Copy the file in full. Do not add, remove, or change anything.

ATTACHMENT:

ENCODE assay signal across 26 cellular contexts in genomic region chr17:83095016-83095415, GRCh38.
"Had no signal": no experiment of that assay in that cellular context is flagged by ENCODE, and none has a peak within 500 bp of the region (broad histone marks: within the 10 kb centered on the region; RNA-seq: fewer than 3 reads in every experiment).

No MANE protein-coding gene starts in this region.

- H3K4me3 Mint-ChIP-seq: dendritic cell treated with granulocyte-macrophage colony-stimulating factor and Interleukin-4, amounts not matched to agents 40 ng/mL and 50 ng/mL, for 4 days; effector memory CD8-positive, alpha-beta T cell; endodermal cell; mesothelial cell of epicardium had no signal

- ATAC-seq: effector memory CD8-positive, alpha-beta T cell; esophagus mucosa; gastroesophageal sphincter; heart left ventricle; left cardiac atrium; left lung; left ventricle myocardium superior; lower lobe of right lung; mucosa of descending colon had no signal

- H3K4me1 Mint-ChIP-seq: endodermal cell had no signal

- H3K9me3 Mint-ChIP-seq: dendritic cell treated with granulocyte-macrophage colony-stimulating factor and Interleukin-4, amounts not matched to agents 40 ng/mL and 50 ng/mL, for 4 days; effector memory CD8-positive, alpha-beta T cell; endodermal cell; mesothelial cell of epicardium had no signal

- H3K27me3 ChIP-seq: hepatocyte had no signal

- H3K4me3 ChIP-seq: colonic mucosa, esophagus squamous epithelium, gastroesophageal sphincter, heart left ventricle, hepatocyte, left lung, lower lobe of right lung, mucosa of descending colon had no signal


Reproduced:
ENCODE assay signal across 26 cellular contexts in genomic region chr17:83095016-83095415, GRCh38.
"Had no signal": no experiment of that assay in that cellular context is flagged by ENCODE, and none has a peak within 500 bp of the region (broad histone marks: within the 10 kb centered on the region; RNA-seq: fewer than 3 reads in every experiment).

No MANE protein-coding gene starts in this region.

- H3K4me3 Mint-ChIP-seq: dendritic cell treated with granulocyte-macrophage colony-stimulating factor and Interleukin-4, amounts not matched to agents 40 ng/mL and 50 ng/mL, for 4 days; effector memory CD8-positive, alpha-beta T cell; endodermal cell; mesothelial cell of epicardium had no signal

- ATAC-seq: effector memory CD8-positive, alpha-beta T cell; esophagus mucosa; gastroesophageal sphincter; heart left ventricle; left cardiac atrium; left lung; left ventricle myocardium superior; lower lobe of right lung; mucosa of descending colon had no signal

- H3K4me1 Mint-ChIP-seq: endodermal cell had no signal

- H3K9me3 Mint-ChIP-seq: dendritic cell treated with granulocyte-macrophage colony-stimulating factor and Interleukin-4, amounts not matched to agents 40 ng/mL and 50 ng/mL, for 4 days; effector memory CD8-positive, alpha-beta T cell; endodermal cell; mesothelial cell of epicardium had no signal

- H3K27me3 ChIP-seq: hepatocyte had no signal

- H3K4me3 ChIP-seq: colonic mucosa, esophagus squamous epithelium, gastroesophageal sphincter, heart left ventricle, hepatocyte, left lung, lower lobe of right lung, mucosa of descending colon had no signal